Traveling light was the subject of an article in the November issue of Outdoor Photographer. Curiosity led me right to that article by Don Mammoser, first, piqued by the lead – traveling in 21 continuous months with only one lens.
Coincidentally, just the other day I grabbed my most versatile lens and Camera Body and slung it around my shoulder. I had been trying out various combinations equipment and camera bags and had found a couple that worked pretty well, but the single outfit around my neck & shoulder was the lightest most comfortable yet. And it just so happened that Mammoser’s lens was similar to the one I used last week.
Mammoser’s was a Tameron 18-270mm for Canon body. Mine was the Nikon equivalent, the Nikon 18-200mm F4.5- 5.6 VR.
I acquired my lens just before our trip to Greece in 2008, partially prompted by an article by an international photographer who felt the ideal outfit was the Nikon D40 and 18-200 lens – both for lightness and versatility.
The 35mm equivalent works out to 28-300, a range that wasn’t even available until six years ago. It’s not the fastest lens available but compensation for the slower speed lenses comes in many forms.
Vibration Stabilizer – allows one to gain 2-3 stops more speed – great for lower light conditions.
Higher ISO setting – pushing the sensors speed to 400 or 800 (two more stops) is doable without much adverse effect. Pushing to 3200 or 6400 may create noise, but is still doable.
Tripod use – allows for stable platform at low ISO for the sharpest images. However, on two trips to Europe years ago, my tripod never came out of the suitcase. It was always back in the hotel when many of the opportunities were found – wandering back alleys and street cafes. Also, if using a tripod in many foreign locations, we become pegged as professional’s on assignment and often asked for our permit – not always a pleasant occasion. They are not allowed in most cathedrals, and they are certainly more cumbersome to carry.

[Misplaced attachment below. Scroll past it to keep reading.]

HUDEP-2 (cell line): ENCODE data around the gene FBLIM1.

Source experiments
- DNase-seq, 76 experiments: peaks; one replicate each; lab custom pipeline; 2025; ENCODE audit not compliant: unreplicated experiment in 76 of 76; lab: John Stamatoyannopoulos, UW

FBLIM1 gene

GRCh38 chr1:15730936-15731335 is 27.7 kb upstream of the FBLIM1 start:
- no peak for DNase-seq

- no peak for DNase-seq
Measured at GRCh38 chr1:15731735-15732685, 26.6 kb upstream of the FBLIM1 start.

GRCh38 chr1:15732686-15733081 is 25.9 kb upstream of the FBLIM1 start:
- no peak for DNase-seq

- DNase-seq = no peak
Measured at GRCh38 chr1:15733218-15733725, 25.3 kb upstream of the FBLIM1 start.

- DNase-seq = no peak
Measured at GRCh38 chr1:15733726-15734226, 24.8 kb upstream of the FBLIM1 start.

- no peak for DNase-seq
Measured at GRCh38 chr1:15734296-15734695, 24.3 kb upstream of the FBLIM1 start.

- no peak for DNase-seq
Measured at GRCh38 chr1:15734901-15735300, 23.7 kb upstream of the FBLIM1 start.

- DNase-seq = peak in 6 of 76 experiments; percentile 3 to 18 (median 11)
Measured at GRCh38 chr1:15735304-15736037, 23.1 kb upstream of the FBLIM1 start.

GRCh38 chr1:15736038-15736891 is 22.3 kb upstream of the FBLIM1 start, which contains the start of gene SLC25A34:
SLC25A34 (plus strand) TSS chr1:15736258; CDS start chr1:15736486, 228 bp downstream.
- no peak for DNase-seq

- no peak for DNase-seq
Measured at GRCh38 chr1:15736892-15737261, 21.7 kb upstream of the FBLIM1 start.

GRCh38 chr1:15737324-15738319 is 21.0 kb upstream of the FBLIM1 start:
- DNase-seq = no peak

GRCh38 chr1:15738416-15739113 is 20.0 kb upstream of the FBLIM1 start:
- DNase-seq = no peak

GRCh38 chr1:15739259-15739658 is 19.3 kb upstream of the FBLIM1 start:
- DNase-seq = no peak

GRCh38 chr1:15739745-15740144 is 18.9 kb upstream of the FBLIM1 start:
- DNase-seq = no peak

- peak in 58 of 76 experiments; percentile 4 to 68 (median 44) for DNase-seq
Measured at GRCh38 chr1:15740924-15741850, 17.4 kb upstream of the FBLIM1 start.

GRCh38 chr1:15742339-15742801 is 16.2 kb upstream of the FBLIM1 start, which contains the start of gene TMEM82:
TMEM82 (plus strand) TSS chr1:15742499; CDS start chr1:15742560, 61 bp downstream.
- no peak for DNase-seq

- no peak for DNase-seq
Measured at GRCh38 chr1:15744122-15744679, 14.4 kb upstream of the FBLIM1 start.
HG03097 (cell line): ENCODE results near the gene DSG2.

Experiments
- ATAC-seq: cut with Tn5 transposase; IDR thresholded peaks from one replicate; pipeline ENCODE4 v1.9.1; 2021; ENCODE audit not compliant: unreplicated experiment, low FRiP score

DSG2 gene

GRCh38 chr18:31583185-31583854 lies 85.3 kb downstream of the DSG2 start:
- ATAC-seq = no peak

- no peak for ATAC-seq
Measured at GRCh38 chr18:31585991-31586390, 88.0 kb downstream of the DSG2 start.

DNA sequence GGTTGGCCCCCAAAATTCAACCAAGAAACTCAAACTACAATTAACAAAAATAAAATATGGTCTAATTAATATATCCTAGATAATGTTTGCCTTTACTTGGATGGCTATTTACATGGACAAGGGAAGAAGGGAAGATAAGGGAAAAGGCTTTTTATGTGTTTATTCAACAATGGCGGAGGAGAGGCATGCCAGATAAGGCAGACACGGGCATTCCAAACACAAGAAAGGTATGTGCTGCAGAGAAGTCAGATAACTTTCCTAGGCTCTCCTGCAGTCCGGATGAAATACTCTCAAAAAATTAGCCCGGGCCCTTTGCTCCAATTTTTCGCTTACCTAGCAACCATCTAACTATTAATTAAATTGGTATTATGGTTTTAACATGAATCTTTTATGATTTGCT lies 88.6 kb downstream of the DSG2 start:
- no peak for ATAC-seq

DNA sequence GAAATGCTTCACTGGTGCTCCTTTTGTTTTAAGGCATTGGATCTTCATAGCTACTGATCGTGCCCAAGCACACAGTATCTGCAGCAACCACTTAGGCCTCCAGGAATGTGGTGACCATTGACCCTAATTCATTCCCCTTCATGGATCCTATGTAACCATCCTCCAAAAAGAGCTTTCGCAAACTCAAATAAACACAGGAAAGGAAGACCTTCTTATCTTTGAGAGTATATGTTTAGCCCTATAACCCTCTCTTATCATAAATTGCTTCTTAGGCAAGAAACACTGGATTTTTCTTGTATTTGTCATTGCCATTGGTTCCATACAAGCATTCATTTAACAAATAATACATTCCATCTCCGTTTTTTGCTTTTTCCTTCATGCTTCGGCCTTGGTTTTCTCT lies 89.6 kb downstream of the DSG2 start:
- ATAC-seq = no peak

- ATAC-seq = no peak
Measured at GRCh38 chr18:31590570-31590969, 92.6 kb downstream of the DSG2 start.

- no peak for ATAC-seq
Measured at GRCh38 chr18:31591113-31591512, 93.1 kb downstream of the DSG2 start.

So, unless a very specific use requires one, it might be worth reconsidering or traveling via a rental car. But the good new is that today lighter carbon fiber tripods are available. Also a Benro Travel Angel tripod that we added to our equipment – it breaks down smaller and weight is reduced using Magnesium/aluminum composit.
But wait, another option is to add a small and lightweight 6-8″ tripod for those mood shots at sunrise and sunset. It can be hard to replace mood. Just place on a wall or tie to a tree.
One could think another way, the lowly and fastest lens – the 50mm f/1.4 or f/1.8. The barrel is so short that it automatically gains a couple of stops in speed, usually required for the physical length of the lens. We’re not use to seeing like that lens, although the 50mm more closely replicated how we do see. But it would also force us to restrict our options of focal plane, and that can be a most interesting thing.
On one winter trip to Germany and other areas, I lost faith in my 35-70mm f/3.5 -4.6. The barrel seemed loose. So, I switched to my 24mm f/2.8, shooting the rest of the trip with it – about 70%. It was utterly enjoyable – limiting but satisfying.
Sometimes we become too engrossed in the comfort of knowing that we have all bases covered – we’re not forced to adjust and look for ways to improvise. Having to work within the lenses limitations can be truly uplifting.
In all cases keeping the eye on the real journey – experiencing the unexpected and joy of travel.